Once in place, the new funding framework will provide a more comprehensive funding arrangement for responses to emergency animal diseases and extend the coverage to many more diseases. It will also provide for a partnership between government and industry on these matters.

Anti-Doping Strategy for Sport

The Ministers heard that controls on the illicit supply and use of veterinary anabolic steroids in sport in the lead up to the Sydney 2000 Olympic and Paralympic Games would be tightened.

The diversion of veterinary drugs has become a significant source of supply for drugs banned in sport. All States are to ensure that the control of these banned drugs was sufficient and adequately enforced.

ARMCANZ noted the objectives of the national sports anti-drugs strategy "Tough on Drugs in Sport - Australia's Anti-Drugs in Sport Strategy 1999-2000 and beyond".

This Strategy was developed by the Australian Sports Drug Agency in response to a call from the Prime Minister to initiate a comprehensive strategy combating drug use in sport.

The Commonwealth has given a commitment under the Strategy to work with States and Territories to review the regulation of veterinary drugs as it relates to their supply, storage and sale with a view to tightening control.

Land transport of cattle

The Ministers endorsed a model code of practice for the land transport of cattle intended as a guide for people who are involved in transporting cattle by road and rail to better ensure the welfare of the animals.

It was developed by the Animal Welfare Committee of Standing Committee on Agriculture and Resource Management which consulted with State, Territory and Federal Departments with responsibility for agriculture and/or animal welfare, the CSIRO, the dairy and beef cattle industries, the cattle transport industry, the live cattle export industry and animal welfare groups.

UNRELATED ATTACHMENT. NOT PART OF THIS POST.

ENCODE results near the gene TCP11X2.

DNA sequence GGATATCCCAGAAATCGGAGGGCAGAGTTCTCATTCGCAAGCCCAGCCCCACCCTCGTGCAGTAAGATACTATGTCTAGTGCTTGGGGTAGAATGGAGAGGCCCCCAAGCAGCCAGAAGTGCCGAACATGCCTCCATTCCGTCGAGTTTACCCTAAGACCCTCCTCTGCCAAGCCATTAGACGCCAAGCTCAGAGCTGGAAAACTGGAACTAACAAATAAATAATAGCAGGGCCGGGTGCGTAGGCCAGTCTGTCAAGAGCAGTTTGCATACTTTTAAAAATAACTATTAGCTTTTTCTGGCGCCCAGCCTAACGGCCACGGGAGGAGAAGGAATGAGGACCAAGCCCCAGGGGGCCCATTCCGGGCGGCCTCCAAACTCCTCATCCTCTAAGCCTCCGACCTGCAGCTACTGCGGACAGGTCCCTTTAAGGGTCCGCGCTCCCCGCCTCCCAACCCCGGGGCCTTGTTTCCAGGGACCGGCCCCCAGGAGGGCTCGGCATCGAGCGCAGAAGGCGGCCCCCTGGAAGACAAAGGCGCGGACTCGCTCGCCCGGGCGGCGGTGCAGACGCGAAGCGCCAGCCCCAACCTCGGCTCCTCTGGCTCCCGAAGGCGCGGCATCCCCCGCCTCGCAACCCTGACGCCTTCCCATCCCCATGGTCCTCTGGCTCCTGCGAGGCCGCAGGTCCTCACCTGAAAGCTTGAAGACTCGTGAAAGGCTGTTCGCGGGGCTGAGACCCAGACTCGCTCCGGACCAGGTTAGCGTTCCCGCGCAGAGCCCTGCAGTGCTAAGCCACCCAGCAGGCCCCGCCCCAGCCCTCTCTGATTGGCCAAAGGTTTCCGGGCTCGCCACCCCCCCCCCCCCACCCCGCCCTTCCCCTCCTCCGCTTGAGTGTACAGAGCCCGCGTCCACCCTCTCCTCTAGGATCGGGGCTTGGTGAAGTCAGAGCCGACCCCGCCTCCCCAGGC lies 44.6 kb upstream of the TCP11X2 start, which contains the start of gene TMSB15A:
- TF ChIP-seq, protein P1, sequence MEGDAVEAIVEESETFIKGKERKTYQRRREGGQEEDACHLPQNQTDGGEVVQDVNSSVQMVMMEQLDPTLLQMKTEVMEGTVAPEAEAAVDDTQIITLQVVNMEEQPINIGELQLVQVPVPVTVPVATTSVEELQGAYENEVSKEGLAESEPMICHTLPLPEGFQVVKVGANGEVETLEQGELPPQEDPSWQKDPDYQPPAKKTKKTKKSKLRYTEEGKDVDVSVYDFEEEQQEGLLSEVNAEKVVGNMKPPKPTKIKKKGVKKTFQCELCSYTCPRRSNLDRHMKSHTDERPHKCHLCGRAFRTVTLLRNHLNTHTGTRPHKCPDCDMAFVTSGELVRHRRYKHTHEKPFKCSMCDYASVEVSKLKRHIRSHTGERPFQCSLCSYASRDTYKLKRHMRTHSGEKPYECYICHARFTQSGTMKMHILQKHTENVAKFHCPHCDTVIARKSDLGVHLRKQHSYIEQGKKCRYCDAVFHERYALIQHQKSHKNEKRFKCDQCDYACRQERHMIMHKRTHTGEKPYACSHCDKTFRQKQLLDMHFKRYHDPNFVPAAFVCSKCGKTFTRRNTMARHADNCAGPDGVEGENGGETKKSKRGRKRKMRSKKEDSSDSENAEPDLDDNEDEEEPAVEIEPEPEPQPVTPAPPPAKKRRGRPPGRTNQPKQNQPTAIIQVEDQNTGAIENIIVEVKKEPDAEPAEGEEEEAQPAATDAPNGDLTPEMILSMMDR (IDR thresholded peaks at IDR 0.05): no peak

The code is further evidence of industry, government and the community working together to improve the welfare of animals used in agriculture in Australia.

Food and Agriculture Organization (FAO) Conference

ARMCANZ also discussed food quality and international trade issues likely to arise during a UN conference being held in Melbourne in October.

Australia is a leader in food quality and safety technology, committed to improving the international trade environment and will play a key role at the conference.

The conference will highlight the importance of trade issues in the lead-up to new agriculture negotiations under the World Trade Organisation (WTO) at the end of this year. Further liberalisation of the food trade will be a critical part of these negotiations for Australia.

Jointly hosted by the Victorian and Commonwealth Governments, the conference is being organised by the UN's Food and Agricultural Organization and is called International Food Trade Beyond 2000: Science Based Decisions, Harmonization, Equivalence and Mutual Recognition.

It will consider the quality and safety implications of recent developments in food technology, environmental concerns, cultural and consumer issues and will also help developing countries meet their international obligations on food standards.